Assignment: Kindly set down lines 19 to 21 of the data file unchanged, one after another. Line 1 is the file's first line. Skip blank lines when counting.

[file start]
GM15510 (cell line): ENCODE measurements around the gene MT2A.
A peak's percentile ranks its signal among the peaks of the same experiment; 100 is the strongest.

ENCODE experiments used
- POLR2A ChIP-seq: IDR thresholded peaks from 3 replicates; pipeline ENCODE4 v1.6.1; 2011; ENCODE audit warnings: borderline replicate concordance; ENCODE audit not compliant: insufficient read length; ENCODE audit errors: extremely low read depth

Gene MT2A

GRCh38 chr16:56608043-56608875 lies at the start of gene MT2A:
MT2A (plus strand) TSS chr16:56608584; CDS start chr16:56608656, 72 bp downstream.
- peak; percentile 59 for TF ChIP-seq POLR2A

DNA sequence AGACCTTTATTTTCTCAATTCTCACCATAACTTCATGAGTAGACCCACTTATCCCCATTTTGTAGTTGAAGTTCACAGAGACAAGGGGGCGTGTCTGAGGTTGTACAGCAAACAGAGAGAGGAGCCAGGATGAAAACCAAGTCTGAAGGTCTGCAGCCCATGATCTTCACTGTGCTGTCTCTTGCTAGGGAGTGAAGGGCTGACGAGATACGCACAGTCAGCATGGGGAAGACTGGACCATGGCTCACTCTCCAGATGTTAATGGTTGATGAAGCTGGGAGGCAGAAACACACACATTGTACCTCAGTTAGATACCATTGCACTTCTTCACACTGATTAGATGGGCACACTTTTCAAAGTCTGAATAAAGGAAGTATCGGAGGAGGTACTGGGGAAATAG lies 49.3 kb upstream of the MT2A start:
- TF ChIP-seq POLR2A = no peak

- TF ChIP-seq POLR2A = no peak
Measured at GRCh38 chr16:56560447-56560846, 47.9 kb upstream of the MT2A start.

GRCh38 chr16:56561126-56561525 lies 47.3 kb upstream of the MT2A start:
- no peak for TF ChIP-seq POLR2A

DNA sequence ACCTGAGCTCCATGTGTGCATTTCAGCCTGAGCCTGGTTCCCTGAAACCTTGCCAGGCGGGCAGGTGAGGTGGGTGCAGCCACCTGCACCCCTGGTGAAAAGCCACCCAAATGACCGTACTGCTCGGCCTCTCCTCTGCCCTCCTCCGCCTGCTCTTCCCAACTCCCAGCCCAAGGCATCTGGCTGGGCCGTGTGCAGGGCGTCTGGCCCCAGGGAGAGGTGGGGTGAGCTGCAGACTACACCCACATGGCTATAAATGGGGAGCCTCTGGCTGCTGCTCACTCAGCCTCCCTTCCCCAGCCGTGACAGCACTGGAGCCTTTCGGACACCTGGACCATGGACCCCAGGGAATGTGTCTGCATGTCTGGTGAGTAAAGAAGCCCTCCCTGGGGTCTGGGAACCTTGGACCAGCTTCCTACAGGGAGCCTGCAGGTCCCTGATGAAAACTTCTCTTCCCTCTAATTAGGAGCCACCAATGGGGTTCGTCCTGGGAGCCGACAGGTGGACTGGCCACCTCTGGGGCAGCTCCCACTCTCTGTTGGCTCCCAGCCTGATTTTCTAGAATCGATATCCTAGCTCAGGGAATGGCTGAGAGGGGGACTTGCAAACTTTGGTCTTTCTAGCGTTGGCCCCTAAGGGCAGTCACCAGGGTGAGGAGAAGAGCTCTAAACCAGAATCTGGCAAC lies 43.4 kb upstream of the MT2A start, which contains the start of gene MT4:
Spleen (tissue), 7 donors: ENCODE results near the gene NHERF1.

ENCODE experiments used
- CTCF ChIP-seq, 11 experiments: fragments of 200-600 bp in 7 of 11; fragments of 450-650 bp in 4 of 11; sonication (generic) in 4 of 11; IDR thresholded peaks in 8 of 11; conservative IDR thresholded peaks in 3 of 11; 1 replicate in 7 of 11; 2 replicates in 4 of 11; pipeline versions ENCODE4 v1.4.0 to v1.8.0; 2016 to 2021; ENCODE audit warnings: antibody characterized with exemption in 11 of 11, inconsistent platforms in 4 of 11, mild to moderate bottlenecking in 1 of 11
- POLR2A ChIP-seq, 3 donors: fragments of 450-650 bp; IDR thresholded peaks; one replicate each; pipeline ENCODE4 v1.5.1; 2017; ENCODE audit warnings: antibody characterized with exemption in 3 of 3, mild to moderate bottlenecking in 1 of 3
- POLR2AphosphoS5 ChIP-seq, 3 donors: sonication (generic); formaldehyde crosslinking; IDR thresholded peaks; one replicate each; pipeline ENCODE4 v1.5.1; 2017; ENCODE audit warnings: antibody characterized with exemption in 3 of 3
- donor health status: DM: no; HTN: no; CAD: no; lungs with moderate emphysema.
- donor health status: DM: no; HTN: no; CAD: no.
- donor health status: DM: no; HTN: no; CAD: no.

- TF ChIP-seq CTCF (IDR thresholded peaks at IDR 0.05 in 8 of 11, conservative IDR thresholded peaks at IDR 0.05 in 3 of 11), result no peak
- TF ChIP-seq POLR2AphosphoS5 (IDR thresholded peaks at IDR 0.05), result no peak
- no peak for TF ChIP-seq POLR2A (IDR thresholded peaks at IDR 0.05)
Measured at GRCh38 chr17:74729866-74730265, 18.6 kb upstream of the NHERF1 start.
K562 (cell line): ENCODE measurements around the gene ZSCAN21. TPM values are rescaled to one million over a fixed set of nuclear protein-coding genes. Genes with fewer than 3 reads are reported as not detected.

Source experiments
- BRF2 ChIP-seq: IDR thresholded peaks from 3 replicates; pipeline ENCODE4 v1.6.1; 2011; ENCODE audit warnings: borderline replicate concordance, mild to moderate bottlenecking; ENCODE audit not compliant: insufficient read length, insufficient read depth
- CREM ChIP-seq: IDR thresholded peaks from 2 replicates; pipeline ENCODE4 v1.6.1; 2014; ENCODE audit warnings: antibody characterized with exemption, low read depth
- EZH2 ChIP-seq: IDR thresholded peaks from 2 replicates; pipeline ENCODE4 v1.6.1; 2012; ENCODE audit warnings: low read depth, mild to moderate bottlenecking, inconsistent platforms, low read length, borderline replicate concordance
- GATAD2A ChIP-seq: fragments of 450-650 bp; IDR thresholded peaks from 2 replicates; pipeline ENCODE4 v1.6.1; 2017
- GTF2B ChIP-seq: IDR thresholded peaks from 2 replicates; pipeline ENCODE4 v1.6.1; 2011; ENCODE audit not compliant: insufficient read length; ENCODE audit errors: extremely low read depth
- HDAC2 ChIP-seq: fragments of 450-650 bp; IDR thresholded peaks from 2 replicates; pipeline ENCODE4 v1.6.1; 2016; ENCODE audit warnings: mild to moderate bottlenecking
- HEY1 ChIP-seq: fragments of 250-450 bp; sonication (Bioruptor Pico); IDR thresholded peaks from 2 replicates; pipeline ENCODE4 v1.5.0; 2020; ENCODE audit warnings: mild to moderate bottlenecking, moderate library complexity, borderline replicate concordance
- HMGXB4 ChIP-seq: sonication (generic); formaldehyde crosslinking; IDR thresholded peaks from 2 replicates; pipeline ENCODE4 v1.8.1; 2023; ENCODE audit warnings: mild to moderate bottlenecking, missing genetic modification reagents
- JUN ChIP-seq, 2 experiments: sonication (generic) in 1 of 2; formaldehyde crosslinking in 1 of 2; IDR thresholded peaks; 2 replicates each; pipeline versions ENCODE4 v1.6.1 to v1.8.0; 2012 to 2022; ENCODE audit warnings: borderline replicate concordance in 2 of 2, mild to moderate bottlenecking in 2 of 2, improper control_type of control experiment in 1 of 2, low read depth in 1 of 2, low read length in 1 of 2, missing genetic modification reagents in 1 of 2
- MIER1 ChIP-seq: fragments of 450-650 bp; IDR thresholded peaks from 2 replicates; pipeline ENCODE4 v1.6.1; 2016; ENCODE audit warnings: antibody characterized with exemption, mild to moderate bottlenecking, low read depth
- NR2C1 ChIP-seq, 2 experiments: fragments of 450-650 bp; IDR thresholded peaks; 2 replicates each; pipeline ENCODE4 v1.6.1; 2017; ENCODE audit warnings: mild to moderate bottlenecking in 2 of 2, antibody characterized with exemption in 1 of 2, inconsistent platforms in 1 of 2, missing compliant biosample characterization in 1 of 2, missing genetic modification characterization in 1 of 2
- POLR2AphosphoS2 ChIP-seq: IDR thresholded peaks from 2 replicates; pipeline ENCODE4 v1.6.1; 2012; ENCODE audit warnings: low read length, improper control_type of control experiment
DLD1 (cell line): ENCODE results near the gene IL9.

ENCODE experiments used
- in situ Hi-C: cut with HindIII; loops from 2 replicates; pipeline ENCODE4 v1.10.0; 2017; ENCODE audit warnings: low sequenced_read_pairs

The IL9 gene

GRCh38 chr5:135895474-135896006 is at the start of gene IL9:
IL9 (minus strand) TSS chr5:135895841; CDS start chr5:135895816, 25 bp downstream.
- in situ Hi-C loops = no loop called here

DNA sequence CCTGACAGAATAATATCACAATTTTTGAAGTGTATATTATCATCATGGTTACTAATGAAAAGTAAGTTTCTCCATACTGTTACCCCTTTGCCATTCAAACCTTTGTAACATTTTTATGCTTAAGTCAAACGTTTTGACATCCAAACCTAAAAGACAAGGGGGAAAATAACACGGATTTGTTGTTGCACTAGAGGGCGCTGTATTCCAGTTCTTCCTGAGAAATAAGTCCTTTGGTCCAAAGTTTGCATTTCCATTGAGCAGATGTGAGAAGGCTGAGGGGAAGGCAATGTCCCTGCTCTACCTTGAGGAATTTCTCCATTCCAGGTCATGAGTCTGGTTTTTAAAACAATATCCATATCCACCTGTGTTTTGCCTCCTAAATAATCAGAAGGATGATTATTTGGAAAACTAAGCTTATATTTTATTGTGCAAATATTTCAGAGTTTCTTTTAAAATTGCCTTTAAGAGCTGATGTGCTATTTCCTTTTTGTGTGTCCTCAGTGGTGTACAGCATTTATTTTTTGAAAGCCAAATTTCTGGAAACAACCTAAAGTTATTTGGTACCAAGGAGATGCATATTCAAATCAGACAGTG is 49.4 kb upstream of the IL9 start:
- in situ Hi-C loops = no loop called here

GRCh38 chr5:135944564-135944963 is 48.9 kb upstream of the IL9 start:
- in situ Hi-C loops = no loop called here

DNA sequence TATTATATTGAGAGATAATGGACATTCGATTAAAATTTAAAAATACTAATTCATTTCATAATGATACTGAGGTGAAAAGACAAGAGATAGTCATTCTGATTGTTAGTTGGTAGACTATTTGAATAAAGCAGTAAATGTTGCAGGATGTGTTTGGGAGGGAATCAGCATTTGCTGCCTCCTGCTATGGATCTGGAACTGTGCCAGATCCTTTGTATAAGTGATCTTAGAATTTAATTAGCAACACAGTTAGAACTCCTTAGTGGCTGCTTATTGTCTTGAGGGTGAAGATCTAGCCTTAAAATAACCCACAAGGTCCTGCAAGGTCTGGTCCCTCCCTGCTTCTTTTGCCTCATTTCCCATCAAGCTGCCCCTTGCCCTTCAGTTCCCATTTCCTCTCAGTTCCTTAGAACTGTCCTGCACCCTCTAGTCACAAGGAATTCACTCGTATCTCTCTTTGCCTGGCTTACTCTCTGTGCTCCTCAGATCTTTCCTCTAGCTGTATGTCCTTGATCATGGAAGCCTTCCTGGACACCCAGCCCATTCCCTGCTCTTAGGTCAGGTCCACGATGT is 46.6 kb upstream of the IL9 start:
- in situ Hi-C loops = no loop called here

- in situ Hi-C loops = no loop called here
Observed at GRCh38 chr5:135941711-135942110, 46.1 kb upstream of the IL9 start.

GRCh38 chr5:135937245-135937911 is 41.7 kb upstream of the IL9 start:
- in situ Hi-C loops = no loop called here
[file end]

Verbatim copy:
- POLR2A ChIP-seq, 3 donors: fragments of 450-650 bp; IDR thresholded peaks; one replicate each; pipeline ENCODE4 v1.5.1; 2017; ENCODE audit warnings: antibody characterized with exemption in 3 of 3, mild to moderate bottlenecking in 1 of 3
- POLR2AphosphoS5 ChIP-seq, 3 donors: sonication (generic); formaldehyde crosslinking; IDR thresholded peaks; one replicate each; pipeline ENCODE4 v1.5.1; 2017; ENCODE audit warnings: antibody characterized with exemption in 3 of 3
- donor health status: DM: no; HTN: no; CAD: no; lungs with moderate emphysema.